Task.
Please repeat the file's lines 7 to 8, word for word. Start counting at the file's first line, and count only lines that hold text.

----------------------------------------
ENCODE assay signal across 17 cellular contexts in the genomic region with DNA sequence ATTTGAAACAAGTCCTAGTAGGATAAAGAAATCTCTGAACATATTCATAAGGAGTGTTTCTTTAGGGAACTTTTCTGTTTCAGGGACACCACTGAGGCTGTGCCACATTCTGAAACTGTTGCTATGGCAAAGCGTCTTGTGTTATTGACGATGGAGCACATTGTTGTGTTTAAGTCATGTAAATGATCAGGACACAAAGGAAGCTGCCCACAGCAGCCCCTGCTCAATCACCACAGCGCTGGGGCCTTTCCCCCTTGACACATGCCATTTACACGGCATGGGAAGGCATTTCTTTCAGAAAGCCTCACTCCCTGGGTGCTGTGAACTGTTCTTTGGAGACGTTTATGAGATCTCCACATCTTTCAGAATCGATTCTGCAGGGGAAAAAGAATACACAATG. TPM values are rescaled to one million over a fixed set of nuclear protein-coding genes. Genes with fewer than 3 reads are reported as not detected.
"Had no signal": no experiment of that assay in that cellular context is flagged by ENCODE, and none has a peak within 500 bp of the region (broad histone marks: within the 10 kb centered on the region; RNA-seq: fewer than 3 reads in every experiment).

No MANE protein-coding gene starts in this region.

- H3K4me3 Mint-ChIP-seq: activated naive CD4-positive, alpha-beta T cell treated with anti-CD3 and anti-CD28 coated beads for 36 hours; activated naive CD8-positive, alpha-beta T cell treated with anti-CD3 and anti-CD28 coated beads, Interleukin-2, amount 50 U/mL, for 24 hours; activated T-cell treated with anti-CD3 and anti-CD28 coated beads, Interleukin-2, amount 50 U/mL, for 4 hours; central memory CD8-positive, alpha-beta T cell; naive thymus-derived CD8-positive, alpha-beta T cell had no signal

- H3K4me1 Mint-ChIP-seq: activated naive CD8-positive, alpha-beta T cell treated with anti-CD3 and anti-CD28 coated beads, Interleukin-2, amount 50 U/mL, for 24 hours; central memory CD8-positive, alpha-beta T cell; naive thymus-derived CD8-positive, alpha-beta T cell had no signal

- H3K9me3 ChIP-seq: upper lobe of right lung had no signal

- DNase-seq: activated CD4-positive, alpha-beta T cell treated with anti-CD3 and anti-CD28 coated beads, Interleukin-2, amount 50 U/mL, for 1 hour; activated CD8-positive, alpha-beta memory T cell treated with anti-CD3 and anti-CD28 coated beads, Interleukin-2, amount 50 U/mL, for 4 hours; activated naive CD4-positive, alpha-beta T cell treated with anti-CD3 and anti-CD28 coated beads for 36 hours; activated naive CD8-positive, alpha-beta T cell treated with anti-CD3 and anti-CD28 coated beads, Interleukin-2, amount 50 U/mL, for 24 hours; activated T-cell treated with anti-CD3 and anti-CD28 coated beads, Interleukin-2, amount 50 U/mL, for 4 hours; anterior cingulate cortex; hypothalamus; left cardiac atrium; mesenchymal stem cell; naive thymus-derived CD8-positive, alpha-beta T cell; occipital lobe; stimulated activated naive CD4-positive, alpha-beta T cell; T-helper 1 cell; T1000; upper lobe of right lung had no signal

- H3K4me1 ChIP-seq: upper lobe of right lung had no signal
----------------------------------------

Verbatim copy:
- DNase-seq: activated CD4-positive, alpha-beta T cell treated with anti-CD3 and anti-CD28 coated beads, Interleukin-2, amount 50 U/mL, for 1 hour; activated CD8-positive, alpha-beta memory T cell treated with anti-CD3 and anti-CD28 coated beads, Interleukin-2, amount 50 U/mL, for 4 hours; activated naive CD4-positive, alpha-beta T cell treated with anti-CD3 and anti-CD28 coated beads for 36 hours; activated naive CD8-positive, alpha-beta T cell treated with anti-CD3 and anti-CD28 coated beads, Interleukin-2, amount 50 U/mL, for 24 hours; activated T-cell treated with anti-CD3 and anti-CD28 coated beads, Interleukin-2, amount 50 U/mL, for 4 hours; anterior cingulate cortex; hypothalamus; left cardiac atrium; mesenchymal stem cell; naive thymus-derived CD8-positive, alpha-beta T cell; occipital lobe; stimulated activated naive CD4-positive, alpha-beta T cell; T-helper 1 cell; T1000; upper lobe of right lung had no signal

- H3K4me1 ChIP-seq: upper lobe of right lung had no signal